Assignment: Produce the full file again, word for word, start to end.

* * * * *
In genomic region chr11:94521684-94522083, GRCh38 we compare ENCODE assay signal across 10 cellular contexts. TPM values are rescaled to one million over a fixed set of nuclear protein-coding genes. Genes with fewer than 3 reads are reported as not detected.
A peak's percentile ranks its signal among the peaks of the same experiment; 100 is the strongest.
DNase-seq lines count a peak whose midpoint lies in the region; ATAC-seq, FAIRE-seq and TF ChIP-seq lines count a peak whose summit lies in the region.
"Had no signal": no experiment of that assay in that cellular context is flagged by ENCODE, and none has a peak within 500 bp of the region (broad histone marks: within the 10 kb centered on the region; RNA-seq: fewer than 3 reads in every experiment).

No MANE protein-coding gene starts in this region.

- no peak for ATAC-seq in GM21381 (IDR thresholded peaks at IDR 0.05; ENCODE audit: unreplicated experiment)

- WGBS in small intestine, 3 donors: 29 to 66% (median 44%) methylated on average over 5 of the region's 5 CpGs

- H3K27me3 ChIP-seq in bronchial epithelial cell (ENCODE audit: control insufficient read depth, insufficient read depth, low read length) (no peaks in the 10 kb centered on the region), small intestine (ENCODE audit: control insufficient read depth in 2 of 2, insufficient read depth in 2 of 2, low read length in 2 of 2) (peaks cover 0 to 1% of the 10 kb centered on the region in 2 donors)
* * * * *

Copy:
In genomic region chr11:94521684-94522083, GRCh38 we compare ENCODE assay signal across 10 cellular contexts. TPM values are rescaled to one million over a fixed set of nuclear protein-coding genes. Genes with fewer than 3 reads are reported as not detected.
A peak's percentile ranks its signal among the peaks of the same experiment; 100 is the strongest.
DNase-seq lines count a peak whose midpoint lies in the region; ATAC-seq, FAIRE-seq and TF ChIP-seq lines count a peak whose summit lies in the region.
"Had no signal": no experiment of that assay in that cellular context is flagged by ENCODE, and none has a peak within 500 bp of the region (broad histone marks: within the 10 kb centered on the region; RNA-seq: fewer than 3 reads in every experiment).

No MANE protein-coding gene starts in this region.

- no peak for ATAC-seq in GM21381 (IDR thresholded peaks at IDR 0.05; ENCODE audit: unreplicated experiment)

- WGBS in small intestine, 3 donors: 29 to 66% (median 44%) methylated on average over 5 of the region's 5 CpGs

- H3K27me3 ChIP-seq in bronchial epithelial cell (ENCODE audit: control insufficient read depth, insufficient read depth, low read length) (no peaks in the 10 kb centered on the region), small intestine (ENCODE audit: control insufficient read depth in 2 of 2, insufficient read depth in 2 of 2, low read length in 2 of 2) (peaks cover 0 to 1% of the 10 kb centered on the region in 2 donors)